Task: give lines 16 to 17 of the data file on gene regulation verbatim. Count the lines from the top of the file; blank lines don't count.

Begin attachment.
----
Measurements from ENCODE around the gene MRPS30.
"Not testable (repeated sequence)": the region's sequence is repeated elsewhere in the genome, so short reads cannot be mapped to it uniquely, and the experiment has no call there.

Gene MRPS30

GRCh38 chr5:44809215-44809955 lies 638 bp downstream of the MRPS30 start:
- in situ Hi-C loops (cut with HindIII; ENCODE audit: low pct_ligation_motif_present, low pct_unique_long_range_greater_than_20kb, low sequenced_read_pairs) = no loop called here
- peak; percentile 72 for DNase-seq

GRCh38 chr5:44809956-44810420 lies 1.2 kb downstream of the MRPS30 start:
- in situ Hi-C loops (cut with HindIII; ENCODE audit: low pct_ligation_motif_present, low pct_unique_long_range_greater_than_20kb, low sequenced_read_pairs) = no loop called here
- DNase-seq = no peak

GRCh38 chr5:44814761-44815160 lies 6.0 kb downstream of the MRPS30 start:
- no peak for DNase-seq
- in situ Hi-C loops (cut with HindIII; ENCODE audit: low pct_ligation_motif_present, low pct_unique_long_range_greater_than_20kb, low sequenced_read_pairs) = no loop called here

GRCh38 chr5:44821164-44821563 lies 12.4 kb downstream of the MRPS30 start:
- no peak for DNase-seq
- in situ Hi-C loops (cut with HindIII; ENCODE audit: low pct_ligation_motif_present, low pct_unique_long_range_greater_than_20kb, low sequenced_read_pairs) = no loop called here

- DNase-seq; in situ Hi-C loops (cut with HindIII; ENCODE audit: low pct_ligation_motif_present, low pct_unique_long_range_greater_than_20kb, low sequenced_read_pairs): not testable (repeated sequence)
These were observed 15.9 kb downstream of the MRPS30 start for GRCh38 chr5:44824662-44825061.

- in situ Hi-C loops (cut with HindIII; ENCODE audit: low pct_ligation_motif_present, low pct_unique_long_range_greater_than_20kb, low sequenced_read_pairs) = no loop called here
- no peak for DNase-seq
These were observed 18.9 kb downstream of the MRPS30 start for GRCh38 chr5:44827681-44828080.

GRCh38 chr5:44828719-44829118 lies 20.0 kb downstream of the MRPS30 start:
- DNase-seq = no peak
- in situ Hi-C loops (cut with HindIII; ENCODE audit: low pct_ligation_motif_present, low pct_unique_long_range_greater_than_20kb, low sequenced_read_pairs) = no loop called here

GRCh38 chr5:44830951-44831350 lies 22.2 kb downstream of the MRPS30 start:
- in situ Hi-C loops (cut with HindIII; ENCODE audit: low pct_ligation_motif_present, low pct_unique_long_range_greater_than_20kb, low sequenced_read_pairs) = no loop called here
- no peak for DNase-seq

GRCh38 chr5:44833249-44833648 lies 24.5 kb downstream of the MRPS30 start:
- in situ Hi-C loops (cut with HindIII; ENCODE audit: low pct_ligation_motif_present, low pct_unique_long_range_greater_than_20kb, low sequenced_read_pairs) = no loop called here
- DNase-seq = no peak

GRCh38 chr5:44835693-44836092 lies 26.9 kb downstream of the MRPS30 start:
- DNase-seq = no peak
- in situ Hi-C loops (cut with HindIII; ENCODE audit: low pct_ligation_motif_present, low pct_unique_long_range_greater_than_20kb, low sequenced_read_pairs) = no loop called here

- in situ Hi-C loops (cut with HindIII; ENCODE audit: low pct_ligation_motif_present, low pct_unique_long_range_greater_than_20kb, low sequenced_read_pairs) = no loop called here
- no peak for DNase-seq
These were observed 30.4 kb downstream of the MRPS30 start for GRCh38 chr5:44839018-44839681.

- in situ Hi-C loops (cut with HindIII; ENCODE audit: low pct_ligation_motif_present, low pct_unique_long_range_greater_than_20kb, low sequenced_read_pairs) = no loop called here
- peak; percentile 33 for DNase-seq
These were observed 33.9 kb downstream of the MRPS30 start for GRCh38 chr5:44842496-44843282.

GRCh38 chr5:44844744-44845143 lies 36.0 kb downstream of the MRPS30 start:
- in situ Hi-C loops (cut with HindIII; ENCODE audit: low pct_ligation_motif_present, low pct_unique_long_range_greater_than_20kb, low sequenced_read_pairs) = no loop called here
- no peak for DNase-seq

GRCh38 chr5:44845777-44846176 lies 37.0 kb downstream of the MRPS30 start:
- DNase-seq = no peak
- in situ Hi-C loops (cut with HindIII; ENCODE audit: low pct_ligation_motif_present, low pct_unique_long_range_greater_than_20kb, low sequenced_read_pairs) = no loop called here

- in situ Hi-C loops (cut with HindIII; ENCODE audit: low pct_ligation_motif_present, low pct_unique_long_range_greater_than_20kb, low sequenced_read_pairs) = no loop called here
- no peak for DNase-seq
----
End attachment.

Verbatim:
- DNase-seq; in situ Hi-C loops (cut with HindIII; ENCODE audit: low pct_ligation_motif_present, low pct_unique_long_range_greater_than_20kb, low sequenced_read_pairs): not testable (repeated sequence)
These were observed 15.9 kb downstream of the MRPS30 start for GRCh38 chr5:44824662-44825061.